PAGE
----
View full screen - View 1 of Lot 19. IBRAHIM NUBANI | RETURNING TO HAIFA.
19

IBRAHIM NUBANI | RETURNING TO HAIFA

VAT reduced rate

Estimate:

6,000

to
- 8,000 GBP

IBRAHIM NUBANI | RETURNING TO HAIFA

IBRAHIM NUBANI | RETURNING TO HAIFA

Estimate:

6,000

to
- 8,000 GBP

Lot sold:

11,340

GBP

IBRAHIM NUBANI

b. 1961

Palestinian

RETURNING TO HAIFA


each: signed and dated 2004-2005 on the reverse

acrylic on canvas, in 3 parts 

each: 120 by 59.5cm. 47¼ by 23½in.

overall: 120 by 178.5cm. 47¼ by 70¼in.


Please note: Condition 11 of the Conditions of Business for Buyers (Online Only) is not applicable to this lot.


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i)

This work is in very good condition. Upon closer inspection, there appears to be some slight craquelure to the upper centre left edge of the canvas.

The canvas is sound and well stretched. No signs of restoration under the UV light.


ii)

This work is in very good condition. Upon closer inspection, there appears to be a stain to the lower right edge of the canvas.

The canvas is sound and well stretched. No signs of restoration under the UV light.


iii)

This work is in very good condition.

The canvas is sound and well stretched. No signs of restoration under the UV light.


The lot is sold in the condition it is in at the time of sale. The condition report is provided to assist you with assessing the condition of the lot and is for guidance only. Any reference to condition in the condition report for the lot does not amount to a full description of condition. The images of the lot form part of the condition report for the lot provided by Sotheby's. Certain images of the lot provided online may not accurately reflect the actual condition of the lot. In particular, the online images may represent colours and shades which are different to the lot's actual colour and shades. The condition report for the lot may make reference to particular imperfections of the lot but you should note that the lot may have other faults not expressly referred to in the condition report for the lot or shown in the online images of the lot. The condition report may not refer to all faults, restoration, alteration or adaptation because Sotheby's is not a professional conservator or restorer but rather the condition report is a statement of opinion genuinely held by Sotheby's. For that reason, Sotheby's condition report is not an alternative to taking your own professional advice regarding the condition of the lot.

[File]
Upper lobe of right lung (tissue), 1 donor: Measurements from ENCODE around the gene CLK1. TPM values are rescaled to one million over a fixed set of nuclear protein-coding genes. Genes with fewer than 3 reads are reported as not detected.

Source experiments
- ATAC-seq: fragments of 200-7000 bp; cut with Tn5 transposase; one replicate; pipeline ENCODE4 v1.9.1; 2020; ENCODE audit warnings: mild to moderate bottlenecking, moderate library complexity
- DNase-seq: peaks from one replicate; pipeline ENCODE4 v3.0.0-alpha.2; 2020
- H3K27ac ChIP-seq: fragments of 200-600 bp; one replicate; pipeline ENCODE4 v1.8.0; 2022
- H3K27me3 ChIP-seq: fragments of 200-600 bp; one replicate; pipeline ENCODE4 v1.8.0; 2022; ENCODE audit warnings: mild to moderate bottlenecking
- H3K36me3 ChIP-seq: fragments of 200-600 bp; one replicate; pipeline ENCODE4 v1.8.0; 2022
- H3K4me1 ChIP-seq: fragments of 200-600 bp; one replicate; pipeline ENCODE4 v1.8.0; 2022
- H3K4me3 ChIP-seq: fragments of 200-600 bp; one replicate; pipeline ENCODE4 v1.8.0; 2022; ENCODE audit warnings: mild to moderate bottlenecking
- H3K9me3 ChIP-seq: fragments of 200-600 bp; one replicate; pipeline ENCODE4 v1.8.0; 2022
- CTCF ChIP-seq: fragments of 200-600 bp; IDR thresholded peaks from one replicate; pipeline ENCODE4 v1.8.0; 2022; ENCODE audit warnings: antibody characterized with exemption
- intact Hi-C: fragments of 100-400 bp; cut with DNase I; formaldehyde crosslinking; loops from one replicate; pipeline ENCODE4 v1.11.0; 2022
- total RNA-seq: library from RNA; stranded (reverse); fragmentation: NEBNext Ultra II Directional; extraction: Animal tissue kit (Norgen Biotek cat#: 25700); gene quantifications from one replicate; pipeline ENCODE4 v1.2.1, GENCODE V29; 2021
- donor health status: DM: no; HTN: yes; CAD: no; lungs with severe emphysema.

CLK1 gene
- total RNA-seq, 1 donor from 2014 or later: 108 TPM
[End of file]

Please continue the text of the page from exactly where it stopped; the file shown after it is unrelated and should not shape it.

Acquired directly from the artist by the present owner

A Voyage Through Contemporary Art, 4 Walls, pp.52-53 Amman, 2005

Sotheby’s is honoured to present Ibrahim Nubani for the first time at auction. One of the first students of Abed Abidi, Nubani’s artistic talents should not be diminished and disregarded as a result of fractured social and political considerations.


Born in 1961 Palestinian-Israeli artist Ibrahim Nubani’s life and art embodies the trauma of displacement and lost identity more clearly than most of his contemporaries. That political events played a part in his personal, psychological life as well as in his career as an artist, is an issue he grapples with and discusses publicly.

The title of the work presented here Returning to Haifa’ comes from a book written by Ghasan Kanafani, a renown and respected Palestinian journalist and author. This is significant as Nubani painted this piece in 2005 while living in the city of Haifa.


Nubani’s personal history and narrative is a complex one. He represented Israel in the Venice Bienniale in the 1980s. He was a rising star in both the Israeli and Palestinian art scene until 1987, at the beginning of the first Intifada. It subsequently began to deteriorate. In a sense, he was punished and pushed out of the artistic community: his works were removed from Israeli museums and galleries refused to represent him. Palestinian collectors did what they could to support his career and safeguard his legacy, but it was not enough.


Nubani was diagnosed with schizophrenia in 1988 during the first Intifada, a condition which he has spoken openly about, particularly as it relates to his artistic production. The illness manifested itself in seven known suicide attempts. These internal battles were reflected in a sporadic shifting artistic style, which changed enormously from the 1980s onwards, moving from the abstract geometric renderings, for which he was known, to a more modernist style, then began producing canvases with bold expressive paintwork. While he may have explored different movements, his style remained (and continues to be) anchored in the abstract geometric.


From an early stage, he was a victim of circumstance. Nubani was trapped in a liminal space, living in-between the need to assimilate and an inherent desire to relate to a Palestinian identity, and to ‘live fully’ as a Palestinian – he found solace with neither. He was a rising star in Israel’s art world and was pursuing a relationship with a Jewish woman who refused to marry him – the perceived impossibility of existence became too much for the artist.


In an interview with scholar, Ayelet Zohar, Nubani sheds light on what can perhaps be considered a homogenized understanding of Palestinian displacement – many of us may be more familiar with Palestinian refugees who live in exile, in the occupied territories of the West Bank and Gaza Strip, or in other countries. Nubani is an Israeli citizen, and that carries an additional set of deeply complicated issues.


In 2004, Tel Aviv Museum of Art held an important and successful retrospective of Nubani’s work, entitled ‘In-between’. He is currently living in the village of Al Makker, Israel and continues to produce art